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Significantly, Combat Shooting begins not with a chapter on how to shoot or what gun to use but with a chapter on “Mindset.” And the opening chapter begins with the observation of John Steinbeck in his posthumously published book, The Acts of King Arthur and His Noble Knights (1976): “The final weapon is the brain, all else is supplementary.” This sentiment was popularized in the gun culture by Jeff Cooper who said, “Your mindset is your primary weapon.”

House’s specific curriculum reflects this emphasis. Without revealing the details — you should read the original post — House’s “undergraduate education” for the civilian defender proceeds as follows:

  1. Criminology/Street Smarts/Physical Preparedness
  2. Defensive Driving
  3. Emergency Medical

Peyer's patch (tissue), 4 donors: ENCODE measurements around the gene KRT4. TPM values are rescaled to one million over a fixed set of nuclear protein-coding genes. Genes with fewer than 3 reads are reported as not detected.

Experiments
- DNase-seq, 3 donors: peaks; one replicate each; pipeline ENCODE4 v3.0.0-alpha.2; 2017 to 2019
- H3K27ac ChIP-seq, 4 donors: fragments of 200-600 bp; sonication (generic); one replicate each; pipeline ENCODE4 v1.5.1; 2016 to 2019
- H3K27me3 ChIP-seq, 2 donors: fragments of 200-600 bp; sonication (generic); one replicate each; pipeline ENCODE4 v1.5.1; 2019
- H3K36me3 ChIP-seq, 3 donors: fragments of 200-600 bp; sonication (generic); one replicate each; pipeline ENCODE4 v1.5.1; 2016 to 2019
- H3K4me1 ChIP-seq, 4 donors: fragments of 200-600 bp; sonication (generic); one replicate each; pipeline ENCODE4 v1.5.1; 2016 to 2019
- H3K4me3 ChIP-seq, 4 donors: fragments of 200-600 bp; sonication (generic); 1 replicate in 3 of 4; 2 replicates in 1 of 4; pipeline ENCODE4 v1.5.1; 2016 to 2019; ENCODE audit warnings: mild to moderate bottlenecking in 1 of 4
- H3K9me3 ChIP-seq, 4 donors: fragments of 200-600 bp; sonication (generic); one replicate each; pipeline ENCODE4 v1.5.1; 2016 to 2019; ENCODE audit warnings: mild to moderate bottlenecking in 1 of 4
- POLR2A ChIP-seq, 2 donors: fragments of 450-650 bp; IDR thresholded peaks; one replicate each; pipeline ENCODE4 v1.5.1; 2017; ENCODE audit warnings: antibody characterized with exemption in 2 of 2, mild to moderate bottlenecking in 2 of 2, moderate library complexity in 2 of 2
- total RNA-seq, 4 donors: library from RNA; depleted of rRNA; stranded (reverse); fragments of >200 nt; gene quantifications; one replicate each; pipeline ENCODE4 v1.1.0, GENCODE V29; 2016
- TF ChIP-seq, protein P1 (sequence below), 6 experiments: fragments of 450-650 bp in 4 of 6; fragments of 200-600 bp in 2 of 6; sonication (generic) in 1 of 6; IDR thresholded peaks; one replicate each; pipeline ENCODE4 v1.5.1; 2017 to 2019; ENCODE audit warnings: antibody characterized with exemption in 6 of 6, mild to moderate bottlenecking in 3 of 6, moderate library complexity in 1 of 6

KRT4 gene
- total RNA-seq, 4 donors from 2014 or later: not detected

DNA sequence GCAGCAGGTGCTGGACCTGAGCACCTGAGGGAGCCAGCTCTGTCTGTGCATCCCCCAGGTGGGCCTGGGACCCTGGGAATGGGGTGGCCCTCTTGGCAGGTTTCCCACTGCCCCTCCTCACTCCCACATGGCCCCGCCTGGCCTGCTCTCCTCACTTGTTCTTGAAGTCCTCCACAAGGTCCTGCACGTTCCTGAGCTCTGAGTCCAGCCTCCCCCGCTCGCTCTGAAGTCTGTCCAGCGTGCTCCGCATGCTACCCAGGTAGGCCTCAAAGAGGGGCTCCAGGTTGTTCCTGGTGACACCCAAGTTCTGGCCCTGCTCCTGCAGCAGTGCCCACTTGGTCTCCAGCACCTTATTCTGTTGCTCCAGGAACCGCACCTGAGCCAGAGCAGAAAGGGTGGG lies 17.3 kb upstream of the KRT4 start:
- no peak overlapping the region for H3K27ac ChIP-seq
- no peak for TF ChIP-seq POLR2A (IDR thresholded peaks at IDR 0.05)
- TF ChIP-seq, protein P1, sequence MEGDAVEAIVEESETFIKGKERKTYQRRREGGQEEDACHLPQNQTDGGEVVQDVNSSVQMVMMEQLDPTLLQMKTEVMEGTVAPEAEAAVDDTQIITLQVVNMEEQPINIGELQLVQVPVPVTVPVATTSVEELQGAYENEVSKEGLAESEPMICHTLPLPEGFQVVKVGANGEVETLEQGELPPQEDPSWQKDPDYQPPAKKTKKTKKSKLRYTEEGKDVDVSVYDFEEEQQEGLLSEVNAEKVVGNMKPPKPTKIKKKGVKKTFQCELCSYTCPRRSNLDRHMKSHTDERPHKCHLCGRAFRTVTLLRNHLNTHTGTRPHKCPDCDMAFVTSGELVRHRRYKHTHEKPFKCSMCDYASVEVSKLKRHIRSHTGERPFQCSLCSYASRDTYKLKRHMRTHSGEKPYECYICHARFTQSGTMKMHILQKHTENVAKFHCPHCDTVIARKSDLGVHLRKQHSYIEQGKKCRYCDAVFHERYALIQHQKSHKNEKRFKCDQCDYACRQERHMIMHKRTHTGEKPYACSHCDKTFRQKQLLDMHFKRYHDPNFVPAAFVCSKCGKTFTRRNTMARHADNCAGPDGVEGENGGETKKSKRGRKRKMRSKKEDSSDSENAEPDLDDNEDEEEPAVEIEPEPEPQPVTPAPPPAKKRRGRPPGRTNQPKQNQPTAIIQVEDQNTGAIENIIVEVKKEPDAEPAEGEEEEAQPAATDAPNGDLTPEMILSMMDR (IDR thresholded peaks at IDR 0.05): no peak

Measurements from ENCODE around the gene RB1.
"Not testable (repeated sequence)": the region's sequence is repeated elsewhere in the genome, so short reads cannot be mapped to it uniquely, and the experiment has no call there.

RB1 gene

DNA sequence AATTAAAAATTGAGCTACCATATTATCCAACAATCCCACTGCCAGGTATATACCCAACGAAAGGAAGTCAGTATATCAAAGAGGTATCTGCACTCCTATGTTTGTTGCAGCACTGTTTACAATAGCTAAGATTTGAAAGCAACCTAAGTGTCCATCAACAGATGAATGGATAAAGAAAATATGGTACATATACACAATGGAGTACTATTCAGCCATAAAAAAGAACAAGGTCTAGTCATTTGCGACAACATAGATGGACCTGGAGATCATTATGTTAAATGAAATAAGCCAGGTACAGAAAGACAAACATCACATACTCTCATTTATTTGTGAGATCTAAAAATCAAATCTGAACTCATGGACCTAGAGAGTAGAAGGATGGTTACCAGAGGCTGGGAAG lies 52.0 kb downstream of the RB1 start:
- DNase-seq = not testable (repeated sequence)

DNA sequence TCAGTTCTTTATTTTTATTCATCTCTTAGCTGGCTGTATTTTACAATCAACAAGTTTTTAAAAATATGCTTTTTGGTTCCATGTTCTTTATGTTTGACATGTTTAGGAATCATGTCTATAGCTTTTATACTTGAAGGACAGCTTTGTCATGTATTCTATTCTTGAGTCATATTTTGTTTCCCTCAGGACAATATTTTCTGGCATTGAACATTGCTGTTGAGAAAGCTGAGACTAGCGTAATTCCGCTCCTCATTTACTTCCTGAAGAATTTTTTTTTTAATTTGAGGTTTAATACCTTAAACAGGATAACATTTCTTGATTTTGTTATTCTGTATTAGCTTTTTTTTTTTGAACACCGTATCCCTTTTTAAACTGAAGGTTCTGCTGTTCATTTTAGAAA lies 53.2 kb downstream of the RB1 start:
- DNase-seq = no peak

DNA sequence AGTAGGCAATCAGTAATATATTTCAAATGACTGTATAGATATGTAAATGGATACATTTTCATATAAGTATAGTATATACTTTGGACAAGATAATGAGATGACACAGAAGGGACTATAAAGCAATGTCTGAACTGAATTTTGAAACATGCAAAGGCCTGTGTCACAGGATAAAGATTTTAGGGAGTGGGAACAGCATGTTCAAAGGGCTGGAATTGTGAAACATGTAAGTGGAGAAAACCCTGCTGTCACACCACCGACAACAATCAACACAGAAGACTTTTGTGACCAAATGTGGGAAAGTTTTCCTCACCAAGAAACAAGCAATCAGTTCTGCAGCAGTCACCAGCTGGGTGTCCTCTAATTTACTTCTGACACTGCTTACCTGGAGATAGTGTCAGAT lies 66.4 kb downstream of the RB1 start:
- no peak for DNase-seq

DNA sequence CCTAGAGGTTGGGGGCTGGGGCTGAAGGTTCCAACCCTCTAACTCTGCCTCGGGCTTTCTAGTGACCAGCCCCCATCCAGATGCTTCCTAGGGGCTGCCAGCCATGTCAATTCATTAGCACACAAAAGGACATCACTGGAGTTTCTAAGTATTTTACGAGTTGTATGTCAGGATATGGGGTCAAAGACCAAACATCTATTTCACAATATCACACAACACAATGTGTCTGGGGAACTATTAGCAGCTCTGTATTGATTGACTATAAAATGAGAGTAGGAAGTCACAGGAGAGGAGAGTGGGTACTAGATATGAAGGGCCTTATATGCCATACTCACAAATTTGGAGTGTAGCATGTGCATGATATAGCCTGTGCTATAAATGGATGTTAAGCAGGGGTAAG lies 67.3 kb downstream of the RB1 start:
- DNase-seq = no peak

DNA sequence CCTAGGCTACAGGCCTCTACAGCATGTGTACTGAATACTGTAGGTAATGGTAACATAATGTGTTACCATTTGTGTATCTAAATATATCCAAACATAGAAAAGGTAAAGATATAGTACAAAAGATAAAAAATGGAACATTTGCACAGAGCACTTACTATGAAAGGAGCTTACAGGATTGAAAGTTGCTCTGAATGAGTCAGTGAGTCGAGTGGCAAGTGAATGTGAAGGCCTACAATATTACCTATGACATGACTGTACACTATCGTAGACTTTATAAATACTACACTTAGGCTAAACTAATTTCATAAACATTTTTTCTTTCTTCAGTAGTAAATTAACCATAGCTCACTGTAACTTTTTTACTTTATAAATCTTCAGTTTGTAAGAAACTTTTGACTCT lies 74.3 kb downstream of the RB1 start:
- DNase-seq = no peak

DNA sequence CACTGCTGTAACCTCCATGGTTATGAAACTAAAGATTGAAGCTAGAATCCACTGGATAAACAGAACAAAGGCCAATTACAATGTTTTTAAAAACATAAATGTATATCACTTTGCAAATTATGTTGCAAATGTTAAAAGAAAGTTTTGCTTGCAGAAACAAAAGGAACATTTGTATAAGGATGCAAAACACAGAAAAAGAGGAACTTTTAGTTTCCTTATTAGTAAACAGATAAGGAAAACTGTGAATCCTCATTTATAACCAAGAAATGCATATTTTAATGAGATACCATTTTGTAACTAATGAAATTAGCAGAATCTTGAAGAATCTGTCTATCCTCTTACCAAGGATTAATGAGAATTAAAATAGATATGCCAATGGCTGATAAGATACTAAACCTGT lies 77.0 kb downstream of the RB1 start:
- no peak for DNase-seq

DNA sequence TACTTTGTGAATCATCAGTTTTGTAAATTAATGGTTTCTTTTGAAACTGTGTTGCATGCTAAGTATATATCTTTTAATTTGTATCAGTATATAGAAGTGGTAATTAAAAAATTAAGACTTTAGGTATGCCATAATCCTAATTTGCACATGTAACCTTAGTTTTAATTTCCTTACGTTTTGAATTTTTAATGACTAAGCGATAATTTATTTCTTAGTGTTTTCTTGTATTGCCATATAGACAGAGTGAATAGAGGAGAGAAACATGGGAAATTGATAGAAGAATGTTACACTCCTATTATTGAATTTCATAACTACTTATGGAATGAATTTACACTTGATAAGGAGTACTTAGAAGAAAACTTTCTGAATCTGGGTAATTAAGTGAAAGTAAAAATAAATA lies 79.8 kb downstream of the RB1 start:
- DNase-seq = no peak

4. Legal Preparation, Aftermath and Rules of Engagement
  5. Less Lethal skills
  6. Handgun Carry Course
  7. Handgun Skills and Tactics Course
  8. Defensive Tactics

My own education thus far has focused on 1, 4, 6, and 7, so I have a ways to go in this curriculum. For now, I agree with House (via Ayoob via Cooper) that my mindset has made me safer — or better able to navigate worldly dangers — than any firearm alone could.

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5 thoughts on “Becoming the Civilian Defender

  1. David: All these self-defense books come right out of the Jeff cooper stable, and the only difference between what any of them say and what Cooper said forty years ago is some nuances either to make themselves appear different or updated because of new technologies. And the cornerstone of Cooper’s work was the idea that danger lurks just around the corner, that we are surrounded by predators and that ultimately our survival is based on our personal ability to protect ourselves. And Cooper was clever enough to realize that there is a nice market for that kind of nonsense, it’s the same market that buys the freeze-dried food for the bunker that is advertised on the Glenn Beck show, okay? And every ten years or so we get a new version of it, whether it’s Ayoob, or that concealed-carry scam internet group that you evidently belong to, etc.